The reputations and careers of key executives at casino giant The Star Entertainment Group will be on the line when a royal commission-style inquiry begins interviewing witnesses next week to probe allegations of money laundering and poor governance at the company’s Sydney casino.
Among the witness list is Chinese billionaire Phillip Dong Fang Lee, who was a high-roller at The Star Sydney.
The calling of Mr Lee suggests the commission’s inquiry into The Star Sydney’s fitness to hold a casino licence will examine the highly controversial practice of allowing Chinese high rollers to withdraw gambling funds using special Chinese credit cards.
It has been suggested Mr Lee is one of The Star patrons who was offered use of this system to withdraw large amounts of gambling funds, but there is no suggestion Mr Lee was laundering money or involved in criminal activity. Multiple sources, aware of the inquiry’s focus, told this masthead the line of investigation will focus on whether Mr Lee used the “China Union Pay system” to move funds from China to Australia to purchase property.
It is alleged the practice involved disguising gambling activity as hotel expenses and was created to sidestep Chinese government capital flight laws and may have also breached Australian money laundering guidelines.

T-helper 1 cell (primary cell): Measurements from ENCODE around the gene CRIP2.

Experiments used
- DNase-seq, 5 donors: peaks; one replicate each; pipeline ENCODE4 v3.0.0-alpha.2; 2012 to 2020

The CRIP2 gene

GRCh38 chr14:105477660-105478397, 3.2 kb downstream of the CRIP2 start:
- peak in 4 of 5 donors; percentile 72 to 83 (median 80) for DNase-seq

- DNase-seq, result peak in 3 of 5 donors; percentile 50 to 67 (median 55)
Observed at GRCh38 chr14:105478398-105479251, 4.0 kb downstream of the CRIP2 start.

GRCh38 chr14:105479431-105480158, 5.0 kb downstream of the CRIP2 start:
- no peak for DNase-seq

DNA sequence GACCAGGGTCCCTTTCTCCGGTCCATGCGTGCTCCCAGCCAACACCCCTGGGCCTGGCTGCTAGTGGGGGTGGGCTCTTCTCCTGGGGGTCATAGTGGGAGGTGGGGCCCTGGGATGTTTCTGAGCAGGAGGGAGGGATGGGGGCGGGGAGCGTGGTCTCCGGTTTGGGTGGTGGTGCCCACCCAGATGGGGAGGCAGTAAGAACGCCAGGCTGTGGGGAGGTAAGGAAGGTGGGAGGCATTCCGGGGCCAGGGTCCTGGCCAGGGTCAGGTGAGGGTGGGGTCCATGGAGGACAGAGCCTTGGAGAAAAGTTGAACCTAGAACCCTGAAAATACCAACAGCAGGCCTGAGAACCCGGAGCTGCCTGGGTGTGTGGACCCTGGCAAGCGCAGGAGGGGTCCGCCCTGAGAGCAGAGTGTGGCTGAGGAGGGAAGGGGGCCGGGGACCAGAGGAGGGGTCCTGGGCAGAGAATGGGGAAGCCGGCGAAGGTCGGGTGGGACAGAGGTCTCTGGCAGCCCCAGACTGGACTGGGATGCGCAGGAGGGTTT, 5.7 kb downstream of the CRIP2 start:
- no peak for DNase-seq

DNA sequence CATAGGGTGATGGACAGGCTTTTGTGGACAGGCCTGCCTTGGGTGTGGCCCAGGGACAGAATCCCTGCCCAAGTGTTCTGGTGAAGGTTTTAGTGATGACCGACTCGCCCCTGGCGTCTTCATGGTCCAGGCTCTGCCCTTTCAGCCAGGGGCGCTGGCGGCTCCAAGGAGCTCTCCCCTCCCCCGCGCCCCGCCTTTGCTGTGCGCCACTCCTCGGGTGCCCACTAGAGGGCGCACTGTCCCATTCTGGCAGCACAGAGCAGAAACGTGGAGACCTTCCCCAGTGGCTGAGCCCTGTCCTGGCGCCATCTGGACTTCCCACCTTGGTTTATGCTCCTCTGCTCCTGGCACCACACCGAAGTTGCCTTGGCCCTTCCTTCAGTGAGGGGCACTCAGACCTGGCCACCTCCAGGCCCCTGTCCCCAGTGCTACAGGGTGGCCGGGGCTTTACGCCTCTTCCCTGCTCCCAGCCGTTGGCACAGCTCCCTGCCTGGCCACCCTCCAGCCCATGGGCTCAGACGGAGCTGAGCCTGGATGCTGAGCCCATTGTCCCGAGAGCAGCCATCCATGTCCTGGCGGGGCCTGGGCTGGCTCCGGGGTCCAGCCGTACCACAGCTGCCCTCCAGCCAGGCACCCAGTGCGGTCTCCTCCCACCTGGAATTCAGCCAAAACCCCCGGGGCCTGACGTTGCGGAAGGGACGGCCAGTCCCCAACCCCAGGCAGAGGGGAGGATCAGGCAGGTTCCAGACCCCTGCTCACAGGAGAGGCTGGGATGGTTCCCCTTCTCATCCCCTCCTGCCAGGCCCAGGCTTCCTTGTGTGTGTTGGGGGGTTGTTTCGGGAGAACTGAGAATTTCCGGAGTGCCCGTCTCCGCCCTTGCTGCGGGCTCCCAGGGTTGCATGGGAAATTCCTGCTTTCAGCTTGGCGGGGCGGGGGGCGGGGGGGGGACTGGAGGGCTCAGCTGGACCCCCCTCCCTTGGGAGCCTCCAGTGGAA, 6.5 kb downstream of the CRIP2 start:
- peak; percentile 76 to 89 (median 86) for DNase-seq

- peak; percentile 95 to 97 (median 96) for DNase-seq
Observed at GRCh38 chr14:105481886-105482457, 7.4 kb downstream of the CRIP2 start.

The commission is headed by Adam Bell, SC, the counsel assisting the Bergin Inquiry which in 2020 examined money laundering, criminal infiltration and governance failings at The Star’s rival Crown Resorts.
That inquiry ruled Crown was unfit to hold the licence for its new Sydney casino, which is yet to open more than a year later, throwing the James Packer-backed group into chaos and triggering a mass exodus from its senior executive team and board.
Mr Bell’s witness list will also have two former Star executives, Paul McWilliams and Tarnya O’Neil, who commissioned an explosive internal report by audit firm KPMG that warned The Star in 2018 it was failing to combat money laundering.
That report was made public by The Age, Sydney Morning Herald and 60 Minutes late last year, in an investigation that reported allegations of The Star’s facilitation of money laundering and poor governance practices, and led to NSW’s Independent Liquor and Gaming Authority launching the Bell Inquiry.